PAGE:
In another week, I’ll leave for my family’s summer cottage, Twin Pines, on a lake in Wisconsin. I feel closer to Emilie Loring during summer vacation.
She changed to navy blue shorts, with a top of gay India print, white sandals, and caught up the green and gold pennant. Give Me One Summer
True, we swap lobster rolls for cheese curds, but there’s much that would fit right into one of her summer stories: lazy days by and on the water, cold drinks on the dock, brisk walks, boat rides, picnics, and gatherings with neighbors. Plus, I read so many of her books during the summer that the experiences are fused in my mind.
The Blue Hill Public Library has a copy of Robin Clements’ unpublished history (1983) of Parker Point, the epicenter of summer-cottage life in Blue Hill. Emilie’s cottage was on the opposite side of the bay, but the social influence of Parker Point reached all the way around.
Arriving by train or steamer, summer cottagers “took day excursions to see the sights, to visit other vacationers and not infrequently to paint the scenery, to write poetry on its beauty, or to compose and play music.”
After dinner, the cottagers took walks, “stopping to lean on the ever-present walking stick and chat with other cottage residents.” No one seemed to actually need the walking sticks for support. Blue Hill’s historian Esther Wood remembered Victor Loring swiping at roadside wildflowers with his. David Owen used his to clear stones from his driveway, and Ben Curtis’s stick was used “as an ox goad when he teamed the oxen, as a weapon when he killed snakes.” But, she recalled, “They walked with style.”
That meant that cottages had collections of walking sticks just inside their doors, alongside the umbrellas. The Lorings’ neighbor, Mr. Brooks, needed two stands to hold all of his canes: “metal canes, wooden canes, bamboo canes, canes with handles and canes with no handles, canes with curved handles and canes with square-cornered handles.” We have a collection of canes at Twin Pines, too, but I have nary a one at my home in town. Oh wait. I do have hiking poles. Do those count?
The pace of life was undeniably much slower, as the post-prandial promenading indicates. There was no Country Club, no Yacht Club, no cars, and fewer places to shop. A trip to Ellsworth was rare, as those 14 hilly miles behind a cart horse were not casually undertaken. Families came for long stays and looked for their entertainment to music, to day trips with large picnics put up by the Homestead [local guest house], to sailing expeditions with local captains and to evenings of reading around the fire. Sometimes there was dancing… and often ‘musical evenings.’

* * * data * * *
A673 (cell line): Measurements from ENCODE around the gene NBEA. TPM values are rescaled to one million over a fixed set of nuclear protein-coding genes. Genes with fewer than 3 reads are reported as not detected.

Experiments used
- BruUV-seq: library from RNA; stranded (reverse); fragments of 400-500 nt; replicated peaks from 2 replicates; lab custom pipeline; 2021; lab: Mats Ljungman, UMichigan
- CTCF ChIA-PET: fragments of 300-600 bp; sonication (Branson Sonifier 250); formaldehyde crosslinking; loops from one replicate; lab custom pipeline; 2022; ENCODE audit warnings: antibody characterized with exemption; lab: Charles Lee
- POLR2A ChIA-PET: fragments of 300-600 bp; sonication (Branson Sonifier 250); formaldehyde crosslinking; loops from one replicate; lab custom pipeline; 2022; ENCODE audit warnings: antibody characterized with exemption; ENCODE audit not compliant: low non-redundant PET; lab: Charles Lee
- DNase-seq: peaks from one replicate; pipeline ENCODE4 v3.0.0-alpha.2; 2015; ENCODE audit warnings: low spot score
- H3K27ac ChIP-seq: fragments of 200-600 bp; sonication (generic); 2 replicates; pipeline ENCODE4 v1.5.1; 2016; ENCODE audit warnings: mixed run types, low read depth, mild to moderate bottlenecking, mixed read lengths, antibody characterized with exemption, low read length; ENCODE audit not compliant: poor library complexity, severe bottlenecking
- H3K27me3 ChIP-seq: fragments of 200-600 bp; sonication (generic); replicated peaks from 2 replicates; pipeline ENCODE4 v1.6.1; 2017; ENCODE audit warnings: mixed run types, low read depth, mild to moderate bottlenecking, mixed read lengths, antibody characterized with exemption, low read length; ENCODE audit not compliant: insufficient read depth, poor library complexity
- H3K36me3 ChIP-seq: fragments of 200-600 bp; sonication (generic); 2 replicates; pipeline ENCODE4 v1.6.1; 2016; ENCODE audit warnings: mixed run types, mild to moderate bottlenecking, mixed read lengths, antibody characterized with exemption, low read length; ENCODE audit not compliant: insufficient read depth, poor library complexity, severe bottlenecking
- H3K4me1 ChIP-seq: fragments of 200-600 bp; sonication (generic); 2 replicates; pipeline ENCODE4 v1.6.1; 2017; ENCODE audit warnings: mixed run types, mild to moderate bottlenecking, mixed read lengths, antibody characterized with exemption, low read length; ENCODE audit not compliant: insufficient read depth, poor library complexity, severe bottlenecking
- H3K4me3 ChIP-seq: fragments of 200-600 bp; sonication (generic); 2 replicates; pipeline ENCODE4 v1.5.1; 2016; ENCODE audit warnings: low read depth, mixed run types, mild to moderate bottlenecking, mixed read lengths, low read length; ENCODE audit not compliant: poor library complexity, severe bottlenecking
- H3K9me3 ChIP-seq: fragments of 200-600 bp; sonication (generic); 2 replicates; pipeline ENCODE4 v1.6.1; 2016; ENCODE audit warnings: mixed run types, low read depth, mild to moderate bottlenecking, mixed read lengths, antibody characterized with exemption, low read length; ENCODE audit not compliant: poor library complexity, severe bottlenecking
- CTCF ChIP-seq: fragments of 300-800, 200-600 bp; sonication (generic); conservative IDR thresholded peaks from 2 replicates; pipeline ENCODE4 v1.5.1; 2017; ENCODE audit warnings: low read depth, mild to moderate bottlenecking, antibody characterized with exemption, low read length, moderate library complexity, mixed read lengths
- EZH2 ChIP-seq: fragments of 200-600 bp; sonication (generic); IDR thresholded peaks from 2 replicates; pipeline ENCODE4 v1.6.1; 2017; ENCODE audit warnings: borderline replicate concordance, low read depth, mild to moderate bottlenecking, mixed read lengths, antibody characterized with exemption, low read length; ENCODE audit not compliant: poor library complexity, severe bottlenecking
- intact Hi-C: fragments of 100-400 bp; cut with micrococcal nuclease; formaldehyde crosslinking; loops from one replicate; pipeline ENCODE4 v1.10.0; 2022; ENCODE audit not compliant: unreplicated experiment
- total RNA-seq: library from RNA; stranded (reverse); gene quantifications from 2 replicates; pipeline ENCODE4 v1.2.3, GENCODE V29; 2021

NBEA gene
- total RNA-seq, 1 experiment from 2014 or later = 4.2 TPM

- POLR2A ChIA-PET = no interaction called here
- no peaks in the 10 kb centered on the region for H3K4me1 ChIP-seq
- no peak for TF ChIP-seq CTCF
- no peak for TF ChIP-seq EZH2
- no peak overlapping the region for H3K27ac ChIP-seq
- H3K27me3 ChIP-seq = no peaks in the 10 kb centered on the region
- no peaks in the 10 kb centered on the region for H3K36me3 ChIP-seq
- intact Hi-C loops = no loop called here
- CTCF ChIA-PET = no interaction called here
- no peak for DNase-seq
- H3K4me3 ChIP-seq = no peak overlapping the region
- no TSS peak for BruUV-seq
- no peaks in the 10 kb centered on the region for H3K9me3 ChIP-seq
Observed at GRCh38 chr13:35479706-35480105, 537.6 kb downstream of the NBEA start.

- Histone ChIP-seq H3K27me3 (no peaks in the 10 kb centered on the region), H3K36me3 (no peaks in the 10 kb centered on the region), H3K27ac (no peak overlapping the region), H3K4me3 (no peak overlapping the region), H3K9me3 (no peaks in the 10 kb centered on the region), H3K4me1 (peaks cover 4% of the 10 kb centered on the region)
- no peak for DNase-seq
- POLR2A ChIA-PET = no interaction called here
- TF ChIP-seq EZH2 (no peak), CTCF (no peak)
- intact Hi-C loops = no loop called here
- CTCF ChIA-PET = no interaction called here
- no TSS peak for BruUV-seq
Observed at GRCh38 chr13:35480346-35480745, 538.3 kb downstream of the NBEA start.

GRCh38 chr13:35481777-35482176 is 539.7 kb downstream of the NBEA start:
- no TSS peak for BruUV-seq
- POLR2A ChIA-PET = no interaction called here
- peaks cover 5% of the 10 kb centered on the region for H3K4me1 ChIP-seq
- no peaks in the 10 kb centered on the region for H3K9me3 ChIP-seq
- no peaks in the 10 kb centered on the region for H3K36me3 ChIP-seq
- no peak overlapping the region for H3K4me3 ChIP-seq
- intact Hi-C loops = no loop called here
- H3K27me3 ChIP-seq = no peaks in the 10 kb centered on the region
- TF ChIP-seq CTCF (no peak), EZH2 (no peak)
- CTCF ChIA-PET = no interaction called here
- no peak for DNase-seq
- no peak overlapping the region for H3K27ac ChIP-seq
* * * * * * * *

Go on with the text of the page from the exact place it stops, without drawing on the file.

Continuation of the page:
Parlor games were in full bloom. Charades, rhyming contests and the like passed many evenings, and one of the stranger remnants of this era and life is a sort of album still in Ingleside cottage, in which guests, with their eyes shut, were asked to draw a pig. The results were predictably ridiculous, but all the early Point families are represented in the book–old and young, carefree and dignified… All of this is silly stuff, but certainly charming and very much in what Henry Becton calls “the Blue Hill tradition of do-it-yourself entertainment.”
Can’t you just see that guest book?! I love all that it signifies–friends together, just having fun and not taking anything too seriously. We don’t keep guest books anymore, and we’re the poorer for it:
Every house ought to have a “book” for guests, and for owners to note an outline history of the summer. It is a Victorian custom that we have unfortunately let slip. Who knows what is lasting, and what fleeting? Give future historians a chance and keep records.
Speaking of history, don’t miss the story about Henry Becton and Bob Slaven in this post: When You Share the Things You Love. There’s an early photo of Emilie there, too!
Robin Clements called Parker Point “a happy anachronism,” which could be said about much of summer living. How easily we leave behind the press of modern life, wear play clothes, cook outdoors, churn our own ice cream, and skip stones.
This summer, consider the following for your vacation list:
watercolors and brushes
a stout, walking stick
pen and paper
and a guest book.
When guests stop by, have them close their eyes and draw a pig.
[Illustration by Garth Williams, for Charlotte’s Web by Blue Hill author E.B. White, published by HarperCollins.]
4 thoughts on “Summer Guests? Have Them Draw a Pig”
OMG, I have guests coming and we shall have to draw a pig. I can’t wait to see the results.
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Yes! Can’t wait to hear.
I’m seeking to adjust to summer. I’ve recently completed some projects and work, including the EL 50 books and essay. June is often busy with things that didn’t get completed with the last months of school being busy. My son came back from Disney just fine, having had the experience of a lifetime for a young person. Car inspections and registrations, dog desperately needs hair cut, … keep applying for positions, etc. Getting ready for Father’s Day.
Oh, and just one more night of hockey in StL before summer really kicks in here. A throw back experience for me. My college boyfriend introduced me to hockey. His father had season tickets, always wore a jacket and tie! We could go to dinner and the game, near the ice in those days before hockey was popular. We dressed nicely. No jeans. Fans used to dress up for baseball as well. Can you imagine a suit at those hot humid afternoon games? Cotton dresses for women are actually more comfortable & cooler than shorts and t shirts.
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Emilie preferred dresses, also. 😊